Fibre Transformed (1997)
What was the project?
Fibre Transformed was a partnership project with Norton Priory Museum, Runcorn. The project, funded by the national lottery, aimed to attract new audiences, and to challenge some of the beliefs people hold around art. Start acted as part of the commissioning team, as well as making work for the final exhibition.
The commissioning team invited professional and community-based artists to make art that would interact with, and change in response to, accidental damage caused by weather and wildlife. Around 100 works of art were created and displayed as part of an art trail that ranged right through the Priory grounds. Through a hard winter, the work decayed, changed or vanished completely, watched by the Priory’s many visitors and recorded by its staff.
Why did Start take on this unusual project?
The premise of Fibre Transformed challenged basic assumptions about art by creating works with self-destruction ‘built in’. The Start team thought this lateral approach to creating exhibition-art would be interesting and exciting, allowing students (service users) to experience fresh and surprising techniques and ideas as part of their artistic development.
Thinking outside the usual parameters is important in the arts, but flexible thinking skills are increasingly being valued in a broader context. Studies are now showing that these creative thought-patterns can be helpful in building wellbeing and confidence, and in developing resilience to stress. For recovery services such as Start, helping people to develop these skills is central to our work, so Fibre Transformed was an excellent project for us.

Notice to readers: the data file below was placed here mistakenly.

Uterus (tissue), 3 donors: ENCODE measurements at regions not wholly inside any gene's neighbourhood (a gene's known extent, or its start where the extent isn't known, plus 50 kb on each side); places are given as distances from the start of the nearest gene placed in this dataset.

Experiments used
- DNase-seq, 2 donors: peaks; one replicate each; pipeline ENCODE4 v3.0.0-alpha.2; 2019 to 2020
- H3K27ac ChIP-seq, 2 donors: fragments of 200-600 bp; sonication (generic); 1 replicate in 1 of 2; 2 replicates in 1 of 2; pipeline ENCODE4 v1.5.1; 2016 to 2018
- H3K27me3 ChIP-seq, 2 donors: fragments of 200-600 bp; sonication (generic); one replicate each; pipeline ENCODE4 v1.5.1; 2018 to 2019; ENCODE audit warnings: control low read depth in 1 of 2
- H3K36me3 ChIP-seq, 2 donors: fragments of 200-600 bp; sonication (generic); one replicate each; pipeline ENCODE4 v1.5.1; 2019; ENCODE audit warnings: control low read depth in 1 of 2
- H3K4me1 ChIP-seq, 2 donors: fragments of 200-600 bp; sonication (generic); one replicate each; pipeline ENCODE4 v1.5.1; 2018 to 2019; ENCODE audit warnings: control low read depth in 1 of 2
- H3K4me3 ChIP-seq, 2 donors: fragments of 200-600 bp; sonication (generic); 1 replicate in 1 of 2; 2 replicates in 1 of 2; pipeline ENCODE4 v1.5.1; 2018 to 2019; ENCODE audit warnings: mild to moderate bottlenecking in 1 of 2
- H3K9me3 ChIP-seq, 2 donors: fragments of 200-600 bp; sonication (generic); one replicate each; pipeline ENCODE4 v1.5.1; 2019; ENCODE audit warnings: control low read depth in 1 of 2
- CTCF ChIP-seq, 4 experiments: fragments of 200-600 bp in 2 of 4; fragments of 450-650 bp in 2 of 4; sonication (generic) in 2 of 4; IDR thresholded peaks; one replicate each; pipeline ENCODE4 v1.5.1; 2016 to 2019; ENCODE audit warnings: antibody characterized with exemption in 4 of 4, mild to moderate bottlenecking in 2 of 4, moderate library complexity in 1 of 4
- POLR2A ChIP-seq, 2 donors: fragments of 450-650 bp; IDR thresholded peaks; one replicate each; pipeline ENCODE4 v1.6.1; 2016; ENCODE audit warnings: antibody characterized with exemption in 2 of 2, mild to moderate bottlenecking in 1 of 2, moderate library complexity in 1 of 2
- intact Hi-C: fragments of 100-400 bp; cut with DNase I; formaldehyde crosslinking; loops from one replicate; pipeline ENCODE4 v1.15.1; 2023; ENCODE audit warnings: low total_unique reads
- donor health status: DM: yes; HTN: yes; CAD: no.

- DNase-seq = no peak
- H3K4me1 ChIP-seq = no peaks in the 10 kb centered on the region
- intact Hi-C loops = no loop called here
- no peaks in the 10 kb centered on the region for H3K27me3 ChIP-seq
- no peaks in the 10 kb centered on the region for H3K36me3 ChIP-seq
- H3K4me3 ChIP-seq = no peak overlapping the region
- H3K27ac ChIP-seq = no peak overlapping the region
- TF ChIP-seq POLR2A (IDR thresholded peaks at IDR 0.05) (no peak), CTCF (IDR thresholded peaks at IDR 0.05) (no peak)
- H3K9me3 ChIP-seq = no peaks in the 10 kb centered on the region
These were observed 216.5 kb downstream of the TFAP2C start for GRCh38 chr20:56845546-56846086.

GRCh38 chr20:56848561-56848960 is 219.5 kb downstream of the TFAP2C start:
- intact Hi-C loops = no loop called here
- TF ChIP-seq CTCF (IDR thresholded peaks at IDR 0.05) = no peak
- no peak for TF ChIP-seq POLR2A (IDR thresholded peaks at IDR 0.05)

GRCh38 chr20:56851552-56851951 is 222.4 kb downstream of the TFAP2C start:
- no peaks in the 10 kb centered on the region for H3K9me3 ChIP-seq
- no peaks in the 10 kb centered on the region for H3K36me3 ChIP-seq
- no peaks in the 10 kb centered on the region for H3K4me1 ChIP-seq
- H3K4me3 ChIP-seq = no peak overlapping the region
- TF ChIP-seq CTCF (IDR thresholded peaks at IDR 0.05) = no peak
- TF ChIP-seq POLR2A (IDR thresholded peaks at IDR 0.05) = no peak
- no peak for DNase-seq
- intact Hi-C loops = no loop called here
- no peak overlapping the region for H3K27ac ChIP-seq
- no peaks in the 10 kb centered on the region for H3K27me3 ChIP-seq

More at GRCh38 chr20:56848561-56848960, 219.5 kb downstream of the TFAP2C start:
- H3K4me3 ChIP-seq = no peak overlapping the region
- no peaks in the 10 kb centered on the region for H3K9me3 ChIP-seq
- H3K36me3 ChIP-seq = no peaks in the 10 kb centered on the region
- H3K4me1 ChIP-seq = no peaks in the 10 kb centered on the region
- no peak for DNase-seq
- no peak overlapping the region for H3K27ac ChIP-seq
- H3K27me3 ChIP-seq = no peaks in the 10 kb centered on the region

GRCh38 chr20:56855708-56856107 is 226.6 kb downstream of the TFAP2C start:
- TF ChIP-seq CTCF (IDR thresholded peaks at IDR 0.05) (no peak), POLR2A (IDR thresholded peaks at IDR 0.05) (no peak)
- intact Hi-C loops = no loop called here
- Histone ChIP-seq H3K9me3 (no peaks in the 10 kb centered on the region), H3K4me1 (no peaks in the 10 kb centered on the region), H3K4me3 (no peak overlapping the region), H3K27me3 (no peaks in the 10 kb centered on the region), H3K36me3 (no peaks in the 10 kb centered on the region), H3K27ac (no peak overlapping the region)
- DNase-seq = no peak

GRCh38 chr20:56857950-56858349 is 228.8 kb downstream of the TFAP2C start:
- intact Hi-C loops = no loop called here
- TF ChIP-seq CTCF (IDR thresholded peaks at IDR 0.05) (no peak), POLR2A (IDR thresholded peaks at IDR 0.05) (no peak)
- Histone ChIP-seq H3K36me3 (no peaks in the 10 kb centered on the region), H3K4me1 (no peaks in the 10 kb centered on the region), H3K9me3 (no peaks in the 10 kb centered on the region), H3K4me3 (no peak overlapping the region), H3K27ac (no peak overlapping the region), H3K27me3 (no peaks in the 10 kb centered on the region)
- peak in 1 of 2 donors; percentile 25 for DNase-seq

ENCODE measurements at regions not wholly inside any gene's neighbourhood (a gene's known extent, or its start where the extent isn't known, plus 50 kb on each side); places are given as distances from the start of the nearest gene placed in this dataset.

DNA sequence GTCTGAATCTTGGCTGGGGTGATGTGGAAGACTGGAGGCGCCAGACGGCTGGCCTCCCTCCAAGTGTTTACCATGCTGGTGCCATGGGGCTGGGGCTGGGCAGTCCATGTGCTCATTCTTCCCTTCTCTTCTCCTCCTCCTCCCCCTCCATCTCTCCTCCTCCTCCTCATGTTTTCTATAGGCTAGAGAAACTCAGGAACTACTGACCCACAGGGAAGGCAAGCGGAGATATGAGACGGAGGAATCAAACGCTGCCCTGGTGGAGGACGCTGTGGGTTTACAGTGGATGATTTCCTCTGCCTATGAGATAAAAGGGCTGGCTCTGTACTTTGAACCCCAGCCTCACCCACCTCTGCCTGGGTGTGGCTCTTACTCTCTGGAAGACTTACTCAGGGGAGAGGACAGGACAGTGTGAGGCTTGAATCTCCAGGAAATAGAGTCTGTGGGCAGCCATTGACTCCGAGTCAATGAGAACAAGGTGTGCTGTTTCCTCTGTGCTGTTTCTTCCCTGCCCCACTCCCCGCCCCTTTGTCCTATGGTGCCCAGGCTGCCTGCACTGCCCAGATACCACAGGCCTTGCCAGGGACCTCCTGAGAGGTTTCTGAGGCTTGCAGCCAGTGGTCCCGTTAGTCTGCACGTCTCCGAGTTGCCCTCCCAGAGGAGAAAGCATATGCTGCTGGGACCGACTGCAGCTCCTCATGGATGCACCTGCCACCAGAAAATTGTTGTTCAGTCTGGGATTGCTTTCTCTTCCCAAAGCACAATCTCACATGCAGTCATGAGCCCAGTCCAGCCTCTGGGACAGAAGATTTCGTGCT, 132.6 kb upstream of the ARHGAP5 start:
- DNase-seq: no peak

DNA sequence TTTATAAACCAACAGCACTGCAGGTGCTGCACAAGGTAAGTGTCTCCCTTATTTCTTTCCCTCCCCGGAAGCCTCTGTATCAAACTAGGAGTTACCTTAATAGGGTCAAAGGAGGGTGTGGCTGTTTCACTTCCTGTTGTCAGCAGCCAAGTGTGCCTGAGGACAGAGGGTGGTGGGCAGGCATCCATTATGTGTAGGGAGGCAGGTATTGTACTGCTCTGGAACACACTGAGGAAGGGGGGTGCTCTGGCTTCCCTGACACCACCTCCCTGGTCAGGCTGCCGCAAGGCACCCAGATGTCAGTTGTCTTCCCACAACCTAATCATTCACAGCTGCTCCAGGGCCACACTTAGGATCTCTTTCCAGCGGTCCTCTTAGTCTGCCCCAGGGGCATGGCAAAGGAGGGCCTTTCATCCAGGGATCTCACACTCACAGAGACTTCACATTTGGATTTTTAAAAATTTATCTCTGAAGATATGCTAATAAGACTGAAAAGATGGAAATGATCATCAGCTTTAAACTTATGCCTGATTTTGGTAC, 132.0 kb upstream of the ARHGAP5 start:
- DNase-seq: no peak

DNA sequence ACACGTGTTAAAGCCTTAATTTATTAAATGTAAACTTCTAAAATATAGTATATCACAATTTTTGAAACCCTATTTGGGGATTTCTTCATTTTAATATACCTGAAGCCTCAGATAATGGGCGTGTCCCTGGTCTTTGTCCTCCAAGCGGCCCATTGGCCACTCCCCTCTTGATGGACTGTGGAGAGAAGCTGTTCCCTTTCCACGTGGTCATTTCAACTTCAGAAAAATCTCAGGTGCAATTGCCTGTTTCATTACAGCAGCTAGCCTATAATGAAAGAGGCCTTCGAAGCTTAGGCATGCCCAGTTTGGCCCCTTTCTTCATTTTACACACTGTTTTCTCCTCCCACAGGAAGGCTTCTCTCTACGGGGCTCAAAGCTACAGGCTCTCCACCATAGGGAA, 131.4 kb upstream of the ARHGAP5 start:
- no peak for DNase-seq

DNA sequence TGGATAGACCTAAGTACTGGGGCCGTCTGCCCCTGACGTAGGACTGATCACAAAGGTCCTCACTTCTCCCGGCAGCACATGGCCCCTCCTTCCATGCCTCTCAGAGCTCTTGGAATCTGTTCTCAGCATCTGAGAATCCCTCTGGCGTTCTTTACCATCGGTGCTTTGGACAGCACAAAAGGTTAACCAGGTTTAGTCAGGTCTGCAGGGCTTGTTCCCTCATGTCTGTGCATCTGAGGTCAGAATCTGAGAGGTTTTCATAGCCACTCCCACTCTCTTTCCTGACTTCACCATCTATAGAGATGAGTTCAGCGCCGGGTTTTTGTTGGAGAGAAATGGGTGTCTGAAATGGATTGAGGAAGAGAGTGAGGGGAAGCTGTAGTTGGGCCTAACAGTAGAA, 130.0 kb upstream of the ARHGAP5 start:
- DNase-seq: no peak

What did we make?
Start students explored unusual techniques, short-life materials, conceptual ideas and the work of other contemporary artists. We made and displayed over 40 experimental works of art including sculptures created from paper clay, hand-made paper and dissolvable fabric, paper and fabric hangings, and photographic pieces.
Start Lead Artist Wendy Teall explains:
“Start’s work, as part of this programme, echoed professional standards and methods found across the project, exploring and embracing innovative ideas. Artists and students alike, we thoroughly enjoyed this creative challenge.”
“It was full of the unexpected – I never thought of art being temporary before.”
“It’s changed some of the things I thought I knew about art and that’s been interesting.”
“Thinking about the damaging effects of vandalism, of accidents of weather and wildlife as something to relish is quite liberating – we found that the more the work fell to bits the more the gallery liked it – very different to anything I have done before.”